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Literature Study GuidesAnna KareninaPart 3 Chapters 11 15 Summary

Anna Karenina | Study Guide

Leo Tolstoy

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Anna Karenina | Part 3, Chapters 11–15 | Summary



In Chapter 11 it is July, and Levin goes to his sister's village to check on the haying where he finds he has to negotiate with the headman to ensure he is not cheated of his fair share of hay. As Levin watches peasants at work in Chapter 12, the previous argument forgotten, he thinks about how he needs to change his life. When he leaves the meadow and begins walking toward the village, he sees a coach passing, and inside is Kitty. Levin realizes he has not given up his dream of marrying her and that she is "the only possibility of resolving the riddle of his life."

Chapter 13 returns to Petersburg and Karenin. While his wife's words are painful, he feels "like a man who has had a long-aching tooth pulled out." Now he thinks back on their lives and judges Anna as having been always "depraved." He wishes to "shake off ... the mud she had spattered on him ... to continue on his path of active, honest, and useful life." Karenin is afraid to challenge Vronsky to a duel, which also would be incongruous, given his position as a statesman. Divorce is not an option, either, because he would have to drag them both through a considerable amount of mud. Neither can he condone a separation, which would allow her to be with Vronsky, as would a divorce. He wants her to suffer and also wants to do what will least disturb his life.

He decides they will stay together and she will stop seeing Vronsky. This also coincides with his religious view of giving her an opportunity to reform. Karenin writes a letter to his wife when he gets home in Chapter 14, advising her of his decision and asking her to move back to Petersburg. He then mentally lines up additional new work projects to keep himself busy. In Chapter 15, Anna feels both fear and shame the next day when she thinks about her confession and begins to think Vronsky is growing tired of her. She also thinks that, whatever happens, she cannot leave her son. She writes a letter to Karenin, saying she is leaving with her son, and prepares to go to Moscow.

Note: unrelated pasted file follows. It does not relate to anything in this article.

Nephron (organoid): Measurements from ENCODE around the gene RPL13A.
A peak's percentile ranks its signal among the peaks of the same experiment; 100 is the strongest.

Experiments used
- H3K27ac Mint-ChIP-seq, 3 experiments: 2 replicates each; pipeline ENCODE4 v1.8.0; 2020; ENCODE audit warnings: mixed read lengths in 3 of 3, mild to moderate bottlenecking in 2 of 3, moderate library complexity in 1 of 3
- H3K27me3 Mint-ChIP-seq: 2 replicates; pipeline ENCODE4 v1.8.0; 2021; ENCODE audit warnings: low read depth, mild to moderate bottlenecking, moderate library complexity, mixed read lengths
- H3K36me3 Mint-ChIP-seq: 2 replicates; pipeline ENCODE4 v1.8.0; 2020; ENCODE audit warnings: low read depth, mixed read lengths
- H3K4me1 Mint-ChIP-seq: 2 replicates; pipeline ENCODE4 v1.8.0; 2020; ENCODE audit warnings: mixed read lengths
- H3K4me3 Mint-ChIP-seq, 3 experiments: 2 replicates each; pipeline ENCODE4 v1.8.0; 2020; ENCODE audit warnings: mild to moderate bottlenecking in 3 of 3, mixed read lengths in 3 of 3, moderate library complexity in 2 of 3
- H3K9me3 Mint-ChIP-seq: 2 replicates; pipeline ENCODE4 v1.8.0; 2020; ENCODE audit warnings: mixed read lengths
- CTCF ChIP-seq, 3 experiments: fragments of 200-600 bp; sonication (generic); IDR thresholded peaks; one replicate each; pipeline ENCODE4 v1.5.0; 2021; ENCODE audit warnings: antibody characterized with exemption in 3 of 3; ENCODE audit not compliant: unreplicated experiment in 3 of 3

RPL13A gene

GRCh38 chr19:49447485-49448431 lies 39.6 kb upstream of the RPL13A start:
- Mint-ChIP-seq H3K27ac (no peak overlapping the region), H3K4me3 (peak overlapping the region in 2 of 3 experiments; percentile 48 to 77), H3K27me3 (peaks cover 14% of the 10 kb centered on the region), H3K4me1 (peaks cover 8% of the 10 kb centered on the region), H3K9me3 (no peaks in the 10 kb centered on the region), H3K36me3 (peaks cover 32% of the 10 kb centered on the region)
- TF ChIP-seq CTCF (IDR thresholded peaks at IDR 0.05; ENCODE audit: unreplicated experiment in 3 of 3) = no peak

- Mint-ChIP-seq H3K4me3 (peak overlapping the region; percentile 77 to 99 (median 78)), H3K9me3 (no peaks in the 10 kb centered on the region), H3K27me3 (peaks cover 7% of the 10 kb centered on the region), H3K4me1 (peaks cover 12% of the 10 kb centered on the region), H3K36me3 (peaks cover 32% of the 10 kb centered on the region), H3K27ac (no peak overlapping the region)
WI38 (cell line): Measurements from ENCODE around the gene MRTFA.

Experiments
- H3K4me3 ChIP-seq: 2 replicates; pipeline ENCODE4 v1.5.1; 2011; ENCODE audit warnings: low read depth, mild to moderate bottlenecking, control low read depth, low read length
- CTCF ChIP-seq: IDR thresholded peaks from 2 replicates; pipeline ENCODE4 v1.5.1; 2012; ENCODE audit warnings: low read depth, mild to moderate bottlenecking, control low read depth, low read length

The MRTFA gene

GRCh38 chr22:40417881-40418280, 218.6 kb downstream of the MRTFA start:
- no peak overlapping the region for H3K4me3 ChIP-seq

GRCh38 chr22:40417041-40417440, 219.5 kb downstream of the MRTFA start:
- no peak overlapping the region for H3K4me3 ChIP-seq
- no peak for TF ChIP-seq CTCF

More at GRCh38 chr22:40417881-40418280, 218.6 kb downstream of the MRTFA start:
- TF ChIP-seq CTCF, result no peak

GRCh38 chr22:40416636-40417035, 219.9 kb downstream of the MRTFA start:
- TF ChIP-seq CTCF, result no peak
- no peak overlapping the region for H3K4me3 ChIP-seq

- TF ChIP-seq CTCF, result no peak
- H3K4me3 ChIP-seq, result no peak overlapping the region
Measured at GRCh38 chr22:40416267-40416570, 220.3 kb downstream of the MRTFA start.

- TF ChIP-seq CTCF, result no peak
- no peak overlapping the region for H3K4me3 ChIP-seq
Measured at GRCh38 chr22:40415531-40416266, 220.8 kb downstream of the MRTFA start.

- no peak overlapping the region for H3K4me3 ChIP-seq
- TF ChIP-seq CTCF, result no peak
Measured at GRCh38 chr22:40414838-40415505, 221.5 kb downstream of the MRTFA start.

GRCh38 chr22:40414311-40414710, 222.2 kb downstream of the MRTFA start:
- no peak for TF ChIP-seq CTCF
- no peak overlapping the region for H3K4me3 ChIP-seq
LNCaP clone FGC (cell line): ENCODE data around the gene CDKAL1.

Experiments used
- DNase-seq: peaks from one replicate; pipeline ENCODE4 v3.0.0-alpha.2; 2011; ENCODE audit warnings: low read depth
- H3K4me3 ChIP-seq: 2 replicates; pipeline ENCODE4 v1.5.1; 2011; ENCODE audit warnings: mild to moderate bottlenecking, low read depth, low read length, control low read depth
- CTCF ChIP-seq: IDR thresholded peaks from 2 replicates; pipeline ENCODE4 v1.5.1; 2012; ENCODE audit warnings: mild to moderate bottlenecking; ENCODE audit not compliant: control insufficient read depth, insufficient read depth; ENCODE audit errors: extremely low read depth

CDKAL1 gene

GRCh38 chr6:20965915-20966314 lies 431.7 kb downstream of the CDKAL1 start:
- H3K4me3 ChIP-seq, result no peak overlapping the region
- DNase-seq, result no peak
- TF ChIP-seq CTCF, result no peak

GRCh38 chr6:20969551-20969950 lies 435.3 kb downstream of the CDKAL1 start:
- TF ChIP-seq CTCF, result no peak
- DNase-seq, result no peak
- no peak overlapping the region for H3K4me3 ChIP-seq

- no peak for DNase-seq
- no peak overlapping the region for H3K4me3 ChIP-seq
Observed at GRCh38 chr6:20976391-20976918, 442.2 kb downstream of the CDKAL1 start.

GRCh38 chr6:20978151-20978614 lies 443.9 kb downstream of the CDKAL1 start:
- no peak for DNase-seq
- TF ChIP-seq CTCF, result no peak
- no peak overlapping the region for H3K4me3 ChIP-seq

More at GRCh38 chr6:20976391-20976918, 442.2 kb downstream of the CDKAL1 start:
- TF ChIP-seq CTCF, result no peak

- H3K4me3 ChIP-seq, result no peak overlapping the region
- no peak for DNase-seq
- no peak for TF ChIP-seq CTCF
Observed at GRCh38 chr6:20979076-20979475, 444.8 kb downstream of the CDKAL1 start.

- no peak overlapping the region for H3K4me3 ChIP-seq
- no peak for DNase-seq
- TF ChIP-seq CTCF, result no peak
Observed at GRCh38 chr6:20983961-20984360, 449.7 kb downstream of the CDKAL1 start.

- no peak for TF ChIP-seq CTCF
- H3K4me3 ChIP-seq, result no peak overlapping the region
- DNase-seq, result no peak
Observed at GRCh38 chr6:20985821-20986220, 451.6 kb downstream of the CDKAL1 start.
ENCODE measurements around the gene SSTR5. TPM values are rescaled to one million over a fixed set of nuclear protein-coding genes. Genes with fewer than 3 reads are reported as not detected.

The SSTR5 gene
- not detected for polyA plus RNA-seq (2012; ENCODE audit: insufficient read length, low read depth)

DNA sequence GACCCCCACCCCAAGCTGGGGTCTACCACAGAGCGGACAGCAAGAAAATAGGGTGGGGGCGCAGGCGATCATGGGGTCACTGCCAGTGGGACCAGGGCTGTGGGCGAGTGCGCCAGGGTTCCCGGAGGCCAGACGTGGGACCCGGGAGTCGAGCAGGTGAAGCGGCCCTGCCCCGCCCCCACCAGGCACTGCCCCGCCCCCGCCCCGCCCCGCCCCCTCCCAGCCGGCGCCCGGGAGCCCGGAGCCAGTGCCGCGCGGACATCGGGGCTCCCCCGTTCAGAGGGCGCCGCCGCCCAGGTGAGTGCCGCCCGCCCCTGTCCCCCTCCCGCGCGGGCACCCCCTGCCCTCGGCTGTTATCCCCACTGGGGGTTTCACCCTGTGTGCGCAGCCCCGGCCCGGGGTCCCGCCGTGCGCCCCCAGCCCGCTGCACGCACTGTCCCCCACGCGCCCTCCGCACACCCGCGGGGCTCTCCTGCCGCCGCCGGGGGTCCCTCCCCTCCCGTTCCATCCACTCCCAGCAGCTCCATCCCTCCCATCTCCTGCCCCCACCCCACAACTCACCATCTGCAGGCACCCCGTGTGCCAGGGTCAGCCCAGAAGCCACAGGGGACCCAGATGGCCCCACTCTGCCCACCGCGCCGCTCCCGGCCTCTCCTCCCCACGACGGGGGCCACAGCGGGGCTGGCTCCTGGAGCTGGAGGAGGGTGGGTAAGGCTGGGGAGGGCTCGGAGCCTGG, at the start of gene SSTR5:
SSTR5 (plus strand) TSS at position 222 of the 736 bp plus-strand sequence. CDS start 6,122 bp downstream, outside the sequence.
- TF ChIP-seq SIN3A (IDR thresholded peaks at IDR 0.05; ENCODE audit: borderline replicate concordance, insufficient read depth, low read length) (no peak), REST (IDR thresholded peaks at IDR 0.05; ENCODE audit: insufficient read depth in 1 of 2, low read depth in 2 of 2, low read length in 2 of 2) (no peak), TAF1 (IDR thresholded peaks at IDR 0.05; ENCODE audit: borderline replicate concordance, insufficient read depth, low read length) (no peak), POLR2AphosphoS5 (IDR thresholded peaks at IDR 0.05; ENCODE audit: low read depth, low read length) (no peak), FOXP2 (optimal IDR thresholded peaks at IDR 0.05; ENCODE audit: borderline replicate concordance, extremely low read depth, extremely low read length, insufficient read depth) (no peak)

Karenin's rewrite of his history with Anna, like Anna's accusations of him, must be understood in the light of a deeply dignified man who has been made to look ridiculous and who has no remedy. Revenge is not possible for him, given his social position and his constitution, taking both a duel and a divorce off the table and furthering his impotence.

Also at play is his desire to continue his control of Anna. Either separation or divorce would allow Anna to live with Vronsky outside the bounds of marriage, but she would lose her son. Thus, the best solution, in Karenin's view, is for her to remain in the marriage. He argues that he cannot in good conscience put himself, or her, or their son through "the coarse proofs [of adultery] the law demanded," but given the public nature of Vronsky and Anna's affair, his argument is specious.

Anna is helpless. She is largely ignorant of divorce law, knowing only that she cannot legally take her son away from his father. Vronsky has no legal obligation to protect her, and now, neither does her husband. Still, her passion will not allow her to relent.

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